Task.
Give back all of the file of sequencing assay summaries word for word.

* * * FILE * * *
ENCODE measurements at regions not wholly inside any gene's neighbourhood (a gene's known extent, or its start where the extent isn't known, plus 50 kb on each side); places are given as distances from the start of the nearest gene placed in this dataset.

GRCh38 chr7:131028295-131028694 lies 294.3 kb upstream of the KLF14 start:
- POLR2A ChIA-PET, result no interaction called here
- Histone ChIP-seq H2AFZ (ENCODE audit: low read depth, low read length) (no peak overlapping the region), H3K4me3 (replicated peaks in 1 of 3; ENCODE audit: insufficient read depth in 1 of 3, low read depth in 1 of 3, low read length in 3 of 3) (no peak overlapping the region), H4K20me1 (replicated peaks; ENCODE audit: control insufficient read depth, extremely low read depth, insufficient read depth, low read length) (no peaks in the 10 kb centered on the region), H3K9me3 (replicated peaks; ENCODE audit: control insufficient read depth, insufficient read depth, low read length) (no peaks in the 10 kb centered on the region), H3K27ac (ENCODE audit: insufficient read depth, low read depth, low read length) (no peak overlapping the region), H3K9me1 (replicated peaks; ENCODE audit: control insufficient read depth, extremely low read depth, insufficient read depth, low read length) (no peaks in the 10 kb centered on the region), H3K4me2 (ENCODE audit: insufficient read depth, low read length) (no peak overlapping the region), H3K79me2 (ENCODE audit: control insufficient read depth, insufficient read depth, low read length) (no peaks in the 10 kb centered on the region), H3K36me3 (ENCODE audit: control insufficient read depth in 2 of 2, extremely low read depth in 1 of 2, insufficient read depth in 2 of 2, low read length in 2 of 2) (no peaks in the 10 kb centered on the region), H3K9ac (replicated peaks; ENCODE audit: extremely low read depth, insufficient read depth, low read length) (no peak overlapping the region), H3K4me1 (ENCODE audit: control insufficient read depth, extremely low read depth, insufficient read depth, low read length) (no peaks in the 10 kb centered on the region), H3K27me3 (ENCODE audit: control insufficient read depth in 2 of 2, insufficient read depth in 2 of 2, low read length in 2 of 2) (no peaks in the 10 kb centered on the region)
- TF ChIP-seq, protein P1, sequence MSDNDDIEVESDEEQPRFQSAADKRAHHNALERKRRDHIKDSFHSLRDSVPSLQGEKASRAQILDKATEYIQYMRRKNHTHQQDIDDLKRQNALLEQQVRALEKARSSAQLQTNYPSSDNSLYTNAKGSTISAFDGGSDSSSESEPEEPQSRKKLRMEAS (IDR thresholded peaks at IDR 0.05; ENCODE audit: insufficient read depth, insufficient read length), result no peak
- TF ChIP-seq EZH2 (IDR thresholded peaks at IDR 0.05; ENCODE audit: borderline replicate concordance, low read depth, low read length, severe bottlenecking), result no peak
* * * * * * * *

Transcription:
ENCODE measurements at regions not wholly inside any gene's neighbourhood (a gene's known extent, or its start where the extent isn't known, plus 50 kb on each side); places are given as distances from the start of the nearest gene placed in this dataset.

GRCh38 chr7:131028295-131028694 lies 294.3 kb upstream of the KLF14 start:
- POLR2A ChIA-PET, result no interaction called here
- Histone ChIP-seq H2AFZ (ENCODE audit: low read depth, low read length) (no peak overlapping the region), H3K4me3 (replicated peaks in 1 of 3; ENCODE audit: insufficient read depth in 1 of 3, low read depth in 1 of 3, low read length in 3 of 3) (no peak overlapping the region), H4K20me1 (replicated peaks; ENCODE audit: control insufficient read depth, extremely low read depth, insufficient read depth, low read length) (no peaks in the 10 kb centered on the region), H3K9me3 (replicated peaks; ENCODE audit: control insufficient read depth, insufficient read depth, low read length) (no peaks in the 10 kb centered on the region), H3K27ac (ENCODE audit: insufficient read depth, low read depth, low read length) (no peak overlapping the region), H3K9me1 (replicated peaks; ENCODE audit: control insufficient read depth, extremely low read depth, insufficient read depth, low read length) (no peaks in the 10 kb centered on the region), H3K4me2 (ENCODE audit: insufficient read depth, low read length) (no peak overlapping the region), H3K79me2 (ENCODE audit: control insufficient read depth, insufficient read depth, low read length) (no peaks in the 10 kb centered on the region), H3K36me3 (ENCODE audit: control insufficient read depth in 2 of 2, extremely low read depth in 1 of 2, insufficient read depth in 2 of 2, low read length in 2 of 2) (no peaks in the 10 kb centered on the region), H3K9ac (replicated peaks; ENCODE audit: extremely low read depth, insufficient read depth, low read length) (no peak overlapping the region), H3K4me1 (ENCODE audit: control insufficient read depth, extremely low read depth, insufficient read depth, low read length) (no peaks in the 10 kb centered on the region), H3K27me3 (ENCODE audit: control insufficient read depth in 2 of 2, insufficient read depth in 2 of 2, low read length in 2 of 2) (no peaks in the 10 kb centered on the region)
- TF ChIP-seq, protein P1, sequence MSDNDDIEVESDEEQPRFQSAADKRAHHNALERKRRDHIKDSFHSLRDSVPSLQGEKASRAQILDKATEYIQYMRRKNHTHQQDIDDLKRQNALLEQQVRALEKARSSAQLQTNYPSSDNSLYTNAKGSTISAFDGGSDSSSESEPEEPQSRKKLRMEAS (IDR thresholded peaks at IDR 0.05; ENCODE audit: insufficient read depth, insufficient read length), result no peak
- TF ChIP-seq EZH2 (IDR thresholded peaks at IDR 0.05; ENCODE audit: borderline replicate concordance, low read depth, low read length, severe bottlenecking), result no peak